Since the publication of Beer’s treatise on “Healthy and Weak Eyes” in 1800, in which many useful and important hints are given to teachers regarding the preservation of the sight of their pupils, physicians have appealed to the public conscience for a regular examination of school children. It is not, therefore, due to a lack of knowledge that these defects in our otherwise admirable public-school system have received so little attention, but because, until quite recently, there has been no systematic and sustained effort to introduce some simple, effective and practical means of detecting ocular and aural diseases that is capable of ready application by the teachers themselves. Appeals for the proper care of children’s eyes and ears have borne better fruit in continental countries—especially in north Germany—than in the United States, chiefly because a paternal form of government seems more fit for the promulgation of widespread reforms of this character than does our own, where the work has to be carried on mostly by private enterprise or by agitations repeated in and for each state. However, the labors of such pioneers as Dr. Peter Callan (who in New York thirty years ago demonstrated the existence of eye defects in a large percentage of school children), of H. Derby, Mittendorf, Randall, Risley, Colin and others, have served as a basis for a ready method of examination which has already been adopted by many school boards.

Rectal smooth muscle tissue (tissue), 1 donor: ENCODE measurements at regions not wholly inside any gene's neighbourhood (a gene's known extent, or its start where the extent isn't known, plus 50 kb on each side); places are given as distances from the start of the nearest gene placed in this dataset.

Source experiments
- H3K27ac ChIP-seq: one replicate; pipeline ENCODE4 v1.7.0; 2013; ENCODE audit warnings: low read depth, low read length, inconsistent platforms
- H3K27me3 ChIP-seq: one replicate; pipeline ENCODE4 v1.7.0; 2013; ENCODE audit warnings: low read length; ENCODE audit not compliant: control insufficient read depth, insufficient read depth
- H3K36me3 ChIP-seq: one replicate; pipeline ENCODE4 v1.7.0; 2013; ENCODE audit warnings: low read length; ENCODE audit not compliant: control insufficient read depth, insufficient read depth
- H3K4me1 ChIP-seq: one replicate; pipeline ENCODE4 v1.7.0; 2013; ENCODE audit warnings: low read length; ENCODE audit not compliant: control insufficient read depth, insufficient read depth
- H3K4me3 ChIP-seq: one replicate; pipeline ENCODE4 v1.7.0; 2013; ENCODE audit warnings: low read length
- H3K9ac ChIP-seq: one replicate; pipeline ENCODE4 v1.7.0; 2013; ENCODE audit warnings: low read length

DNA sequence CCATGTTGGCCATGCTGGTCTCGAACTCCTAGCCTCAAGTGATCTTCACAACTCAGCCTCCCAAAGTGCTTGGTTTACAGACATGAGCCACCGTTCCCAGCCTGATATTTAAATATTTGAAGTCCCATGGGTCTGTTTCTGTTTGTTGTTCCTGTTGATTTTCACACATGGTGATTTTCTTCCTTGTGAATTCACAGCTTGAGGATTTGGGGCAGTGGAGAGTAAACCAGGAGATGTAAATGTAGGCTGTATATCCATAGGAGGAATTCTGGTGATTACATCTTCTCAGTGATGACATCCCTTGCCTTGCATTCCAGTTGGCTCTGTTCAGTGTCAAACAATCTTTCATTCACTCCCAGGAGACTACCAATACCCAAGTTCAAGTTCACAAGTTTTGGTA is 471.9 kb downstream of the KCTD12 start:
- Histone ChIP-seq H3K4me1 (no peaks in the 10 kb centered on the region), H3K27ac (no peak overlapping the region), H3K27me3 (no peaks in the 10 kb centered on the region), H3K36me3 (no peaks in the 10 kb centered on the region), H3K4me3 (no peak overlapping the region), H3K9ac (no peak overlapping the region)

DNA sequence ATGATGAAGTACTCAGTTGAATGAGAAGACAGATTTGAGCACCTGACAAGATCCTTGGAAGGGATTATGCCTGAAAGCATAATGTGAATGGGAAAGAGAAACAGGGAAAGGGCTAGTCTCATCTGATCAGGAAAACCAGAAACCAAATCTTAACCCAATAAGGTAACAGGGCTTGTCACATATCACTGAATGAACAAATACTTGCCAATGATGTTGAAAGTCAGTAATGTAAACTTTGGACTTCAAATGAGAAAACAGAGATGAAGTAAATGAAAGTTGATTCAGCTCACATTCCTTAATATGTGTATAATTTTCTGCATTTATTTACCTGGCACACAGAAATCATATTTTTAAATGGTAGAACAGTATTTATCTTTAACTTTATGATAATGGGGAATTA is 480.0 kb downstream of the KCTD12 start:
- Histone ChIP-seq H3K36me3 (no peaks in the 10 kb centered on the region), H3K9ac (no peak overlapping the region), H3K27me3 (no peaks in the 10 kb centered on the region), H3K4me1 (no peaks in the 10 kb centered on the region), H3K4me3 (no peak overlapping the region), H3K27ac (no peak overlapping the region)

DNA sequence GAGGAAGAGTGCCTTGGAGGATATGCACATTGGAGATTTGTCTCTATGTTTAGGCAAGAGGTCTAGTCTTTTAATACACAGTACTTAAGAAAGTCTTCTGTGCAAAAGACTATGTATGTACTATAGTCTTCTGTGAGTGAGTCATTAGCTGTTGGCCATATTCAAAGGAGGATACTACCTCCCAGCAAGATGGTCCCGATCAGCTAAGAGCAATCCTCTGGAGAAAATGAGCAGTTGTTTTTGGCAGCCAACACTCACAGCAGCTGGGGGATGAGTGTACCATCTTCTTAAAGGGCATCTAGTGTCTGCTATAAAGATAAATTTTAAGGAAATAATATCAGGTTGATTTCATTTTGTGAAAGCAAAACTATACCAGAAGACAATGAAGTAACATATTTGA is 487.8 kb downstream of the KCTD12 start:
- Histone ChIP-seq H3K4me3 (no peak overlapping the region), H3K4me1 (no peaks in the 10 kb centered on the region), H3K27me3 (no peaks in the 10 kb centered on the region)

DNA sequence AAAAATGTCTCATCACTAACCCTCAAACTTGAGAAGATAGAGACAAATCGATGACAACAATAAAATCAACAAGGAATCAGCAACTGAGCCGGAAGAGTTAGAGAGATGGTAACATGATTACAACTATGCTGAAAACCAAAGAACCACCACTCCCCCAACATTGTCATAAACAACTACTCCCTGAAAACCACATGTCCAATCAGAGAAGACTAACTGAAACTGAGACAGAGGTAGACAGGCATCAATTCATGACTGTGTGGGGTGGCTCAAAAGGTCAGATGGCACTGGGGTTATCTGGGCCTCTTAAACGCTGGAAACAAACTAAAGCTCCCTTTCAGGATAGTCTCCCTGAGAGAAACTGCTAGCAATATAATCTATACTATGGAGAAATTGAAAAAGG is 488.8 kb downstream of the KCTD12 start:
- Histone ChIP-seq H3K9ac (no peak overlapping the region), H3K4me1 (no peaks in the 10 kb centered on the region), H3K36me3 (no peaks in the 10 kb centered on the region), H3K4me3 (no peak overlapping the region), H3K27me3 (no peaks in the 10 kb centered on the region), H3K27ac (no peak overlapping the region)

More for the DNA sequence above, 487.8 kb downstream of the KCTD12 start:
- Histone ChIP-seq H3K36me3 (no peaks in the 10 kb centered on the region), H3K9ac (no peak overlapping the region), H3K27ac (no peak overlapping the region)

The Examination of School Children’s Eyes and Ears. JAMA. 2016;315(9):946. doi:10.1001/jama.2015.17076